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13.11.2016 | Words by: Mathis Neuhaus.

What is it that defines a dance floor? One could argue for the necessity of certain obvious elements like a booth, a booming sound system or just any, in the sense of the word, floor that provides enough space to dance. But then again, at some point everyone certainly made the experience of a functioning dance floor without any of the above stated factors given and without any of the above stated factors missed. This leads to the guess: maybe it is the dancers and artists that define the dance floor while dancing, in the very process of embracing it. Together they are shaping its visual repertoire and consequently form and display an integral part of its aesthetic. 

Architecture cannot be excluded completely from these contemplations though. It is the visible and unalterable foundation for everything that follows. It certainly makes a difference if a dance floor has windows, high or low ceilings, a lot of light or very little and if it is purpose-built or integrated in an already used environment, a place with history of sorts. But what follows from there is the question: what is in a space? Is it the concrete that gives it its aesthetic identity or is it the diffuse? 

For example, the former bicycle garage that is home to De School’s dance floor relies on a stark and ever-present composition. It is, we all know this by now, a dark and intense spatial experience that plays a big role in the reception of the club. But in this given parameters the routes that could be taken still remain endless. It can go from the darkest, storming Techno to a sun-kissed Steel drum-workout. Sometimes in the same night, in the same hour even. Some routes may be easier to walk on and not far to seek, some may be more demanding, but they are all present as possibilities. In this case, the dance floor’s aesthetic is a constant negotiation in the given framework. Debated over by the dancers and the artists who are also bringing a lot of aesthetical potential to the table: whether it be fashion or their personalities, their human unpredictability.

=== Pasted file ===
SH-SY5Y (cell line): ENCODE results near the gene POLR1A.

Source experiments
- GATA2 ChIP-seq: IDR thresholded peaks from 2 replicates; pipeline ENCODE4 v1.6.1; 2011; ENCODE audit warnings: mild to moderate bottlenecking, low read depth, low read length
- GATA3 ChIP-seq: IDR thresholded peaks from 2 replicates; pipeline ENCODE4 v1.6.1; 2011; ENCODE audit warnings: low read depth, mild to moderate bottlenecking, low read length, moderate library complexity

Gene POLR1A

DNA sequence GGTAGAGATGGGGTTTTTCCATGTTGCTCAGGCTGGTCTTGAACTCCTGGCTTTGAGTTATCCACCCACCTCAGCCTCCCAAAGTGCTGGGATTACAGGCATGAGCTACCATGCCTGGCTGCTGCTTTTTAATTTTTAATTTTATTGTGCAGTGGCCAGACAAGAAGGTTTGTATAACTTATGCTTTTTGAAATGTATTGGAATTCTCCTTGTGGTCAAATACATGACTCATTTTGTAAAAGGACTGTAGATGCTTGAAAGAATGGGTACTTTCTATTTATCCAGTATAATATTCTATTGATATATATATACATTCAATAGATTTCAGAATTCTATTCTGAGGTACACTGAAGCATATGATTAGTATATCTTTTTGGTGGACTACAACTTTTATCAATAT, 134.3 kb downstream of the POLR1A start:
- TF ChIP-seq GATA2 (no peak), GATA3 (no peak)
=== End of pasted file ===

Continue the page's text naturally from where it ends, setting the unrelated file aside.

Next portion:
This November, the basement dance floor’s aesthetics are going to be broadened further in a night baptized as De Trance. Focusing on a genre that relies heavily on a distinct set of visual codes. Think, with a bit of exaggeration, space imagery, colorful collages in the spectrum of the rainbow, depictions of hallucinogenic experiences and certain other elements that shape a dance floor into a trance floor. Green lasers (a lot of them) and smoke were already mentioned. Trance is collective ecstasy fueled by arpeggios and breakdowns. The collective ecstasy is essential to a trance floor’s aesthetic; it is togetherness catalyzed also by the genres history. A history that many people seem to be able to relate to. Just browse through the discussion in the night’s Facebook Event: a journey through the epochs and varieties of Trance music, collectively laid out and cherished. 

Aesthetics, one might say, became a played-out buzz word of present times. As a branch of philosophy it has been around for ages, but nowadays everything seems to get aestheticized in the battle for short attention. As for the dance floor, it is maybe not so much about the attention, but an attempt to understand what makes it tick and function.
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